Saturday, April 25, 2015

2015 Books, Pt 1

One of my goals for 2015 is to read 40 books.  I'm 1/4th of the way through and still going strong.  In fact, I'm in the middle of about five books right now, but I'm going to focus on my favorites of the first ten that I read this year.

Favorite Fiction: "Bellman & Black" by Diane Setterfield

I was a huge fan of Setterfield's The Thirteenth Tale, her breakout novel.  Bellman and Black wasn't as good as Tale, but it was still my favorite fiction book from the first chunk of books I read.  It had a few families as the main characters, it was a little on the dark side, and it had a little bit of magic in it.   It helps that it was also set in Victorian times, my favorite period.  Setterfield is great at creating characters that you can't help but to root for, even as they spiral into an ultimate demise (spoiler alert?).  Great for reading on rainy days with a cup of tea or coffee.

Favorite Non-fiction: "The Smartest Kids in the World and How They Got That Way" by Amanda Ripley

This year, I'm trying to read a handful of books as part of my professional development as a teacher.  I want to be up-to-date on the evolving world of education, and this book is fantastic for that.  Ripley spends time outlining some of the top superpowers in K-12 education, shifting her focus from overall education to specific things schools do to promote different styles of learning.  She highlights where countries like Finland and South Korea get things right as well as where they get things wrong.  She discusses the evolving atmosphere in our current US education system, including standardized tests, subject matter, grit, parental involvement, and graduation standards.  It was a real eye-opener to look at the best parts of each educational system, and raised a lot of fantastic questions about where the US can go, both in early ed, public schools, and even the first few years of college.  It's a must-read for educators and parents!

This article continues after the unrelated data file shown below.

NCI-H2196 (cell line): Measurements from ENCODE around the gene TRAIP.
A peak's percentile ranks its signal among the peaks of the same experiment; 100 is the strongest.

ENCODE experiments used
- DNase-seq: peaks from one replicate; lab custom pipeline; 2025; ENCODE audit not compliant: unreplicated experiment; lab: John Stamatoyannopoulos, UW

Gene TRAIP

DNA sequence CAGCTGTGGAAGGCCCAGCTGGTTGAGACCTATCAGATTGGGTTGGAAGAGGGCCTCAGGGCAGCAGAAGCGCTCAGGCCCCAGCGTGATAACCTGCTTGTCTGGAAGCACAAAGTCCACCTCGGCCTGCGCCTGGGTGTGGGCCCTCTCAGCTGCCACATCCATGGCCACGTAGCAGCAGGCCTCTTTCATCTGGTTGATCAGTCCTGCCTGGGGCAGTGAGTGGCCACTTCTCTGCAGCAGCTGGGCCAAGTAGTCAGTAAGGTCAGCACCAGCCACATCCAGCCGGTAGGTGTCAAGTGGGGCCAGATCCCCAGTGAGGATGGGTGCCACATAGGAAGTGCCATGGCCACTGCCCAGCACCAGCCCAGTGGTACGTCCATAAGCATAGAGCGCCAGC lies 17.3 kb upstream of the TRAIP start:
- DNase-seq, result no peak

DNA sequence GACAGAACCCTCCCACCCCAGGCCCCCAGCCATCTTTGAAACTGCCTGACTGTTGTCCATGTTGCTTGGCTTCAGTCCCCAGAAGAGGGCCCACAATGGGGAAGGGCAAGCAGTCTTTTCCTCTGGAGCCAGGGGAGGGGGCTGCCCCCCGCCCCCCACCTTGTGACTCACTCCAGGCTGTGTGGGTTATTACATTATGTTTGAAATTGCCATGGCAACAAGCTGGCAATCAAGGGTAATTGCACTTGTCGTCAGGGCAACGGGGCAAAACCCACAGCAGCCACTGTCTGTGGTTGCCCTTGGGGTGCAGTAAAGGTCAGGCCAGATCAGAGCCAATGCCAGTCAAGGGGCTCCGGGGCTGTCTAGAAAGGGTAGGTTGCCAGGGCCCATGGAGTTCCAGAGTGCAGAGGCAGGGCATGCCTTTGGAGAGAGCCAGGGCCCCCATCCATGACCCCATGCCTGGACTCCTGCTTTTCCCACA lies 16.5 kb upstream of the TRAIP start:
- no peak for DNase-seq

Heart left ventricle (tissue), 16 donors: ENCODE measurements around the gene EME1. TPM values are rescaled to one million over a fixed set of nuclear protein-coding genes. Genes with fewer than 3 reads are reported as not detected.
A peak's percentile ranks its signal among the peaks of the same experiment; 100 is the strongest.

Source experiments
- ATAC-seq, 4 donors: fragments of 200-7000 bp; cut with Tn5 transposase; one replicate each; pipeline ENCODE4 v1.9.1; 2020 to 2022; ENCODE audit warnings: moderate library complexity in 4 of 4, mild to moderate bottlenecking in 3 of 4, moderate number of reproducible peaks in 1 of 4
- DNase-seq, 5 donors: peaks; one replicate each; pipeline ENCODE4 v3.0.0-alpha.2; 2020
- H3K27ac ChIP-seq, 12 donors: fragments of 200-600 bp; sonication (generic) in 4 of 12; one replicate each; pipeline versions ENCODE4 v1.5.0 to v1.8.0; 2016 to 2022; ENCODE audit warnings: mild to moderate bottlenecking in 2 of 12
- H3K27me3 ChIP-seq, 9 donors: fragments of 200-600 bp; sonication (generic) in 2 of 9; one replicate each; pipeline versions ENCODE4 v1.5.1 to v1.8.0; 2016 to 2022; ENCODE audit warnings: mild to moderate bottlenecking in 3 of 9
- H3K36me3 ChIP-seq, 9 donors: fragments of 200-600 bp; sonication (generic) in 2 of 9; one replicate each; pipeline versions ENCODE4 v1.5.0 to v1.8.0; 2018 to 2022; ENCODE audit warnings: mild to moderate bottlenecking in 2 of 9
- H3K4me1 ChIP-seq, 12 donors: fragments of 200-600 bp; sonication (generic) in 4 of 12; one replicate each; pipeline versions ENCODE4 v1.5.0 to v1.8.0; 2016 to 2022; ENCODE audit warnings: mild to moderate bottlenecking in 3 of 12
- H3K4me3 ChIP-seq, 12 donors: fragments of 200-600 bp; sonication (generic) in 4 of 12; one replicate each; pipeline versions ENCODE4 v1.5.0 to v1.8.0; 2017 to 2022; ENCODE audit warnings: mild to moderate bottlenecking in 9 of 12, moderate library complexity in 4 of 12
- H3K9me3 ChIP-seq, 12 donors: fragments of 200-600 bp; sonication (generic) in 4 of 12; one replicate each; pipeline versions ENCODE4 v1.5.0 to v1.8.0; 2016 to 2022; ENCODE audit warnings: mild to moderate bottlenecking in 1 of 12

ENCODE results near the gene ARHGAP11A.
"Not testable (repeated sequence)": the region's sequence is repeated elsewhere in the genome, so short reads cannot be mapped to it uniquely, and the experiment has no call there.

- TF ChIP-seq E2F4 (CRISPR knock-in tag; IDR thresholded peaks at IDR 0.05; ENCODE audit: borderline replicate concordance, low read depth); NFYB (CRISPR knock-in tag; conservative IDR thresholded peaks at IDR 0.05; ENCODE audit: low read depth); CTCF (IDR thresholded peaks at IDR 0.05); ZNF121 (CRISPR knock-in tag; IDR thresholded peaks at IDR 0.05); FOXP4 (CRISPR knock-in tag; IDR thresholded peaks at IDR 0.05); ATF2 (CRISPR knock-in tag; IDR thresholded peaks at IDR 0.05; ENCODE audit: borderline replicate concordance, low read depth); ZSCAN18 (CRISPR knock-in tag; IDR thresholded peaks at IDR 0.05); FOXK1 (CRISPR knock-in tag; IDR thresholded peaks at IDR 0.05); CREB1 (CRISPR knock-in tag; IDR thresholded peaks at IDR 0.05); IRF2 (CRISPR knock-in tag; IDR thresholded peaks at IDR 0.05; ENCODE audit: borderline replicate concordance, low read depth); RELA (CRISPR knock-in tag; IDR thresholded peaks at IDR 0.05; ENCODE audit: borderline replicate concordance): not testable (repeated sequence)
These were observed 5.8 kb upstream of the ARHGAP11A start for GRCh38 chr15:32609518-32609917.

I Wanted to Like it More, but Didn't: "The Bell Jar" by Sylvia Plath

Yes, this is touted as one of the greatest coming-of-age stories out there, but Plath's novel just didn't hold the intrigue for me that I wanted it to.  I really enjoy Plath's essays and poetry, but her novel felt- and I wish it didn't- almost juvenile.  It wasn't that it was too simple, it just seemed to me that her main character's demise into the depression that led to her hospitalization seemed a bit abrupt and almost out of place.  I really wanted to enjoy it, but unfortunately it just didn't keep my attention as much as I would have hoped.

I've been leaning towards non-fiction lately, so a lot of the books I'm reading now are in that vein, but hopefully I'll find a good fiction book to enjoy after school is out.  I have to admit, I wasn't terribly impressed with any of the fiction I read at the beginning of this year.  If you have suggestions, let me know! :)  I'm always looking for a good book to read!
Hopefully this intrigues your own reading list!  I'm especially excited for my summer reading to take off; I usually read a book or two a week once I'm done grading papers.
Speaking of which, back to the grind... :)


SteveQ said...

Coincidentally, I just posted 40 books I plan to read this summer (and fall and probably winter).

Anne S. said...

Bellman & Black sounds right up my alley :) I recently read and would recommend Ghettoside for nonfiction. I'm about 90% done with Donna Tartt (sp? too lazy to look it up)'s The Secret History and really liking it--gonna go finish it in a few minutes! Did you ever read that one? I always meant to after The Little Friend (or whatever that one was called) but forgot about it until recently.

Mary Seelye said...

One of my favorite authors is Catherine Valente. If you are looking for books to keep you captivated and begging for more, I'd suggest any of hers. Her way of writing is like nothing I've ever seen before and I have yet to find a bad one!
Also, I too set up a book goal for the year of 50 books...I'm almost half way there, but more than halfway through the year.